Another question here – isn’t a key part of the reason that we have a TAG program in Virginia that we’re conceding policy-wise that our state’s higher-education infrastructure isn’t sufficient to meet the demands of the marketplace in terms of the number of students who apply for admission to the state’s public colleges and universities?
It makes me wonder if what we’re saying here is we don’t want to do what we need to do to get our K-12 infrastructure to where we need it to be, considering.
I indicated at the top here that I think of myself as being of two minds on this issue, and here’s why: I like the part of what Saxman and other school-choice backers have to say about allowing parents to choose between public and private schools as to how they think their children’s educational needs would best be met. As a practical matter, there would be concerns to address if, say, Westwood Hills Elementary would have 900 or 1,000 applicants for its 300 spots and William Perry Elementary had 150 applications for its 300 spots, because obviously we couldn’t pack one school in a school district and leave others half-empty. And what if a school system suffered from mass flight from the public to the private sector, thus taking away the support in the form of tax dollars that it would need to restructure to be able to win the public’s confidence the next year or in future years?
The part of me that likes pure school choice says, Well, so what if that happens? Because that would be an indication of the market at work saying that the school system in question wasn’t delivering and was in need of improvements.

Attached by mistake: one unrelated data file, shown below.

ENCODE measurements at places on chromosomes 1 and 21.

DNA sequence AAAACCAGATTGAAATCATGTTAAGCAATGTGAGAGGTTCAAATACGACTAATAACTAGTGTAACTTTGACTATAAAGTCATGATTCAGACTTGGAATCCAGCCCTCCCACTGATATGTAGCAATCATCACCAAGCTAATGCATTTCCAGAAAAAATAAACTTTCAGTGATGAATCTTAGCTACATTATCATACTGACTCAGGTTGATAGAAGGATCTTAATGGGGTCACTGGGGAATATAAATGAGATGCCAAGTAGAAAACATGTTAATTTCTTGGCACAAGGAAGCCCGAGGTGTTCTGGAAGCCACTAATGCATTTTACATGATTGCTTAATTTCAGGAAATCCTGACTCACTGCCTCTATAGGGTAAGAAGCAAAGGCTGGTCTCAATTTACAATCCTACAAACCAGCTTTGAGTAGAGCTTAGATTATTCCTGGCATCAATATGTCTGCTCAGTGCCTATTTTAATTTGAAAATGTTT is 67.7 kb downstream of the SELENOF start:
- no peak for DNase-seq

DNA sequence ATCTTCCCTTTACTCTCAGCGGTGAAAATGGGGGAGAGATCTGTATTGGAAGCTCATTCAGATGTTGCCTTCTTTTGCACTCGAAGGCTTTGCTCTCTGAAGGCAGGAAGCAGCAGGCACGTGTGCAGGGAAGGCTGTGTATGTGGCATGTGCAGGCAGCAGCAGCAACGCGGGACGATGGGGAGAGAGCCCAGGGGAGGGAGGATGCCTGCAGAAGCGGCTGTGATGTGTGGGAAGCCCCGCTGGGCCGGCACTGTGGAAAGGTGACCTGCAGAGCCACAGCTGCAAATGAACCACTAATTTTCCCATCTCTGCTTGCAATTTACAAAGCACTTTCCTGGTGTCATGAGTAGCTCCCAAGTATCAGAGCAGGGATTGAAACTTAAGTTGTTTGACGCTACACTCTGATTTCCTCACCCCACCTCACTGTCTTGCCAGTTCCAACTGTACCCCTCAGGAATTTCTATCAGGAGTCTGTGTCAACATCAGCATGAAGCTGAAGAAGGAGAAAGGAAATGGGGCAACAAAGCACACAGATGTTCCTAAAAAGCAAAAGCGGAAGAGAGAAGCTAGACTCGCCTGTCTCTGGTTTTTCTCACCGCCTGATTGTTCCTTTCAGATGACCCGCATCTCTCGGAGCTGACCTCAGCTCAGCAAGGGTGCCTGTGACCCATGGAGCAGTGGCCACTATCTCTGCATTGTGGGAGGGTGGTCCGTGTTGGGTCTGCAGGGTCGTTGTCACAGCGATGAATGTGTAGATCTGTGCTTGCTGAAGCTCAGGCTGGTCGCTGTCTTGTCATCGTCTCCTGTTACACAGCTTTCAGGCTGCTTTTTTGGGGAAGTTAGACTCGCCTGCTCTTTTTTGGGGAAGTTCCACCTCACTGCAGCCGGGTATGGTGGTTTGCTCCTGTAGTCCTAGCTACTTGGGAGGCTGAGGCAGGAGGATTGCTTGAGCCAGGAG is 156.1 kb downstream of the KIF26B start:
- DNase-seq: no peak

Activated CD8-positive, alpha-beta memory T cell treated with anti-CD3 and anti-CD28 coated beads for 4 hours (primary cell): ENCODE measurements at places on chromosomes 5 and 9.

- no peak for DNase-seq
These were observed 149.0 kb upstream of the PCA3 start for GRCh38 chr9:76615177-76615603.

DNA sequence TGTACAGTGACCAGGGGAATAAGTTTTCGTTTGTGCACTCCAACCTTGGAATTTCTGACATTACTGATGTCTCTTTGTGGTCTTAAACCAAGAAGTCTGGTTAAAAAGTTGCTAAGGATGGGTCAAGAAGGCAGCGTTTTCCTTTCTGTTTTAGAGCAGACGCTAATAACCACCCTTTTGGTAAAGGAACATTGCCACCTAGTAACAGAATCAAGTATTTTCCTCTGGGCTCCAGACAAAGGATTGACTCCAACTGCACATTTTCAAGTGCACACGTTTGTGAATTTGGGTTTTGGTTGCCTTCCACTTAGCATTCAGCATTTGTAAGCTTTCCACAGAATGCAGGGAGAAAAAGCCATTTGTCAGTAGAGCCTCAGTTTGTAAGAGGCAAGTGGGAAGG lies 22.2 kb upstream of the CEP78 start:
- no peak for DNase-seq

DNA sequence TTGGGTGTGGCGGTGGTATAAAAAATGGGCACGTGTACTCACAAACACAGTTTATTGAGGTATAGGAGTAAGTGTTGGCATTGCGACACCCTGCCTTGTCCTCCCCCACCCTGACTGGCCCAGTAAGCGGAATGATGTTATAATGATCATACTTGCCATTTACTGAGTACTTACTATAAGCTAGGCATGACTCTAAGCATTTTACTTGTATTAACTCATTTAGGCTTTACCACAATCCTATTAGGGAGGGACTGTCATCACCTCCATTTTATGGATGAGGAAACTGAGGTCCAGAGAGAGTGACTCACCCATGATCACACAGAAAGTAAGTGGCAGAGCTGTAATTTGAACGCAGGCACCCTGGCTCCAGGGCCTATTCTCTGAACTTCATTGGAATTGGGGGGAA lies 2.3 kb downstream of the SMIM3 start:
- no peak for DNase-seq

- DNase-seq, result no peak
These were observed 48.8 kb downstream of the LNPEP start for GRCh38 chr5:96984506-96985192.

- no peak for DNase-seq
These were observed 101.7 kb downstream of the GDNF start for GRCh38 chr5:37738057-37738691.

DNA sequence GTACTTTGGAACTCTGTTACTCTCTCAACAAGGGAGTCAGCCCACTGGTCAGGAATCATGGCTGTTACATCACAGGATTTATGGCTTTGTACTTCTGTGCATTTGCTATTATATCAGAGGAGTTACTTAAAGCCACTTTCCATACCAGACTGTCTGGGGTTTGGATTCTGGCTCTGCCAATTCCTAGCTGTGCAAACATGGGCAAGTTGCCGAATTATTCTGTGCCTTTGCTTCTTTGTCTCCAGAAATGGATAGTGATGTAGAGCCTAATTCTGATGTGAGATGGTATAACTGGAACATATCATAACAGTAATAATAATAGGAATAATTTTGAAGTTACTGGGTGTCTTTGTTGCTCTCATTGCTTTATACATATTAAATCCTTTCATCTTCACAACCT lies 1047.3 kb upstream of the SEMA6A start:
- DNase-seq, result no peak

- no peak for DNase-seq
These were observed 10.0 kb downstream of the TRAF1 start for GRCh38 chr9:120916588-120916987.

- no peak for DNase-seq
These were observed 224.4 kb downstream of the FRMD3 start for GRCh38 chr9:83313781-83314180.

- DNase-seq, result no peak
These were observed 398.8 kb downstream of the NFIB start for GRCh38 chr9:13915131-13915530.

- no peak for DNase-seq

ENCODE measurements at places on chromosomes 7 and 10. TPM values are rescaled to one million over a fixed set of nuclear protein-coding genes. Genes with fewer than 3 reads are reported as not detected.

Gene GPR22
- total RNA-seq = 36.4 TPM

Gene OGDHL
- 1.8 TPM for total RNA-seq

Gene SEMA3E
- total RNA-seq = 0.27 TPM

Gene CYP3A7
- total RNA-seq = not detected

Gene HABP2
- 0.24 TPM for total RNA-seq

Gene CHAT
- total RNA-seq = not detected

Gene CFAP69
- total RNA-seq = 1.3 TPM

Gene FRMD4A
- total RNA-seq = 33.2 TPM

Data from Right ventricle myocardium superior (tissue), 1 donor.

You can see where it breaks down. Taxpayers are no better off, because Saxman’s proposal is “net neutral,” as he explains, meaning that the only effect of tuition tax credits would be to take dollars out of public schools to go toward private schools. And as far as the delivery of education is concerned, we might see private schools step up to up their capacities to take on more students, though one would have to assume that we wouldn’t see much in the way of that kind of activity, since one of the main selling points for private schools is that they don’t have to operate at class ratios that underfunded public schools do. So you might see new private schools open, sure, but it’s not like anybody can just rent a campus and open up a school and offer quality education, either.
As seductive as the arguments might be, I can’t get past my college-age feelings that the school-choice push is nothing more than a cash grab benefiting people who can already well afford private educations for their children at the expense of the rest of us who cannot.
I have Republican friends who will refer to these kinds of things as being class warfare. Which I believe in this case in particular is right on target. Because the upper-middle-class and wealthy are waging war on the rest of us here.
– Story by Chris Graham